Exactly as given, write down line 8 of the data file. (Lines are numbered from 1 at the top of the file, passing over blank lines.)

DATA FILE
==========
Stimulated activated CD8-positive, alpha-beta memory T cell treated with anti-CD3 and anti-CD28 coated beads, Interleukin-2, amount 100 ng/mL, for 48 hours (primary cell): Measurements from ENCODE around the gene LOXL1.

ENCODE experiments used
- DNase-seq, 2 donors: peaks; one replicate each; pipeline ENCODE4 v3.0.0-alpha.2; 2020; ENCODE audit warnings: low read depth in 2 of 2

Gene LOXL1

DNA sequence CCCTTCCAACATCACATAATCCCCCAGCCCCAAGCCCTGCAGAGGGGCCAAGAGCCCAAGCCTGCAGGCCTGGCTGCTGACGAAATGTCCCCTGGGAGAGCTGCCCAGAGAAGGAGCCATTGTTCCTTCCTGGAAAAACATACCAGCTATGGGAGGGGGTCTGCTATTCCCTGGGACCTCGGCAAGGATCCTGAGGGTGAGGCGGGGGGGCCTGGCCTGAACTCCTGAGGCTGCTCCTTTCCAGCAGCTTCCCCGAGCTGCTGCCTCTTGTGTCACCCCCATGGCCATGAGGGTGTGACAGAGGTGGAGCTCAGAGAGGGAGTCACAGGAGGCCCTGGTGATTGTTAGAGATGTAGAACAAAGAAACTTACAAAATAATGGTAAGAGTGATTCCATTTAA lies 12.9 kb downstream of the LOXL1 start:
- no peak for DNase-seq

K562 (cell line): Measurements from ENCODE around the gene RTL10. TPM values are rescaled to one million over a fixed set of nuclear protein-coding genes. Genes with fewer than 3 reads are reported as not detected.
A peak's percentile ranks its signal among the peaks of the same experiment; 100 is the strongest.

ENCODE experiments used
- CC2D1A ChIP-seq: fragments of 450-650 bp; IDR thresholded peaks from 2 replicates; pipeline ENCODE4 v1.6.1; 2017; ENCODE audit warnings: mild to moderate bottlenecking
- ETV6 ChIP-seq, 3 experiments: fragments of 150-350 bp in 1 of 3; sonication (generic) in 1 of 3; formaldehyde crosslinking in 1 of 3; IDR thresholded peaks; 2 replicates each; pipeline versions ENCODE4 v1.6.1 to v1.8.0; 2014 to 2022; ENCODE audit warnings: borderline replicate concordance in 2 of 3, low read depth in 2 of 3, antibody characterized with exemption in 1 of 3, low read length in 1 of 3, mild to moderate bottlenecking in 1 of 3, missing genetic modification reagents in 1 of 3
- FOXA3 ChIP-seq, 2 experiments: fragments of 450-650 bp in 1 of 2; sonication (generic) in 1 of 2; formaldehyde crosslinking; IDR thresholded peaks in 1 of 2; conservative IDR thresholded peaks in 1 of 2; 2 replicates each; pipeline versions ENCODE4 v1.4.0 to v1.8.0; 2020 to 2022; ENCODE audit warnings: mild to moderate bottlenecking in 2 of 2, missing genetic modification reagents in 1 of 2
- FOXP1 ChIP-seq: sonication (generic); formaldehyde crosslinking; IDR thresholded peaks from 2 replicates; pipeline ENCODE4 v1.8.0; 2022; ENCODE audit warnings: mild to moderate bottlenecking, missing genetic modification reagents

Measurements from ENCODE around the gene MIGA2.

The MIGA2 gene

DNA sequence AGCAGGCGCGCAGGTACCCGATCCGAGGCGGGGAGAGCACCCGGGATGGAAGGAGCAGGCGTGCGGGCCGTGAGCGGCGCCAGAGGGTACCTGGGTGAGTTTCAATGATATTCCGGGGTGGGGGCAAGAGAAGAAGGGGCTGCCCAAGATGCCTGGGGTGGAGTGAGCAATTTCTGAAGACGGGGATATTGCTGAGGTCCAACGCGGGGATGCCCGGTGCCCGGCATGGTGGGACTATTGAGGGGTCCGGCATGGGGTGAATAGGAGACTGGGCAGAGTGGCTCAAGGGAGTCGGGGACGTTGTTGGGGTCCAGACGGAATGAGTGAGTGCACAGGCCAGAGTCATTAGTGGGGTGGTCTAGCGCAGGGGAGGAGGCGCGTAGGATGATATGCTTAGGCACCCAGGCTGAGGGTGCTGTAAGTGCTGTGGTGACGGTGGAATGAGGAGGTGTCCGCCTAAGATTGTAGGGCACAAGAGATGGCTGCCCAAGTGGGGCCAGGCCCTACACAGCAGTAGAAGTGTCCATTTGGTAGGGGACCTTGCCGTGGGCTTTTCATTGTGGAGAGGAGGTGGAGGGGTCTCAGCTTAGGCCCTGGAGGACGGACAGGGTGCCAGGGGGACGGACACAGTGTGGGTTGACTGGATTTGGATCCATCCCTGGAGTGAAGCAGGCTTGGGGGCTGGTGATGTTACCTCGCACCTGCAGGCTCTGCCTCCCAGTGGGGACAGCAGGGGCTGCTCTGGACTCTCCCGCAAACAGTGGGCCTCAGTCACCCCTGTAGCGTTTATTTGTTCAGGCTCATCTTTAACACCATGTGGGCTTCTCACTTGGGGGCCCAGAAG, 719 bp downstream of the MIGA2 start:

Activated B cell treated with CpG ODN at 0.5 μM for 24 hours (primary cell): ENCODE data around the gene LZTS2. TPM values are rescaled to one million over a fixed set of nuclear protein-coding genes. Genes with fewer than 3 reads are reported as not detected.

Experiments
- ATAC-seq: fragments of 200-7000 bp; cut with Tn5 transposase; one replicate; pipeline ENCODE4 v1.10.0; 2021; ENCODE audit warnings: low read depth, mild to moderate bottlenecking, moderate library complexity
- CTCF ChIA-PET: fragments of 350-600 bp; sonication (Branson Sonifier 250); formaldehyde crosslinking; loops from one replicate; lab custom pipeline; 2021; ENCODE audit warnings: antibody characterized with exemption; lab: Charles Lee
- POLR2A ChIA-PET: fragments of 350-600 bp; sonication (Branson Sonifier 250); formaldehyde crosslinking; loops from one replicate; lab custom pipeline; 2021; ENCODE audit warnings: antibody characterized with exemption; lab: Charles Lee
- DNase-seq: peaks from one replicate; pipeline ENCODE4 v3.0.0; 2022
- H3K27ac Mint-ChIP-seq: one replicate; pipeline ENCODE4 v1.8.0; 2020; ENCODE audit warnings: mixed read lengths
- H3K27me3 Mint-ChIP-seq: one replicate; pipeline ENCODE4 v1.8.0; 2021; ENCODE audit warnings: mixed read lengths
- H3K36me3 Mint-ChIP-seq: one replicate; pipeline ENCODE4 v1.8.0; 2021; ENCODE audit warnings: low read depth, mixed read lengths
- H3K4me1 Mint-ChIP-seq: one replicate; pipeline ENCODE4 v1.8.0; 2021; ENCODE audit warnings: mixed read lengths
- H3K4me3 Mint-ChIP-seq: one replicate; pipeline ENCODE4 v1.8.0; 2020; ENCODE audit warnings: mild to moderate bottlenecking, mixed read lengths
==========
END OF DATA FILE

A peak's percentile ranks its signal among the peaks of the same experiment; 100 is the strongest.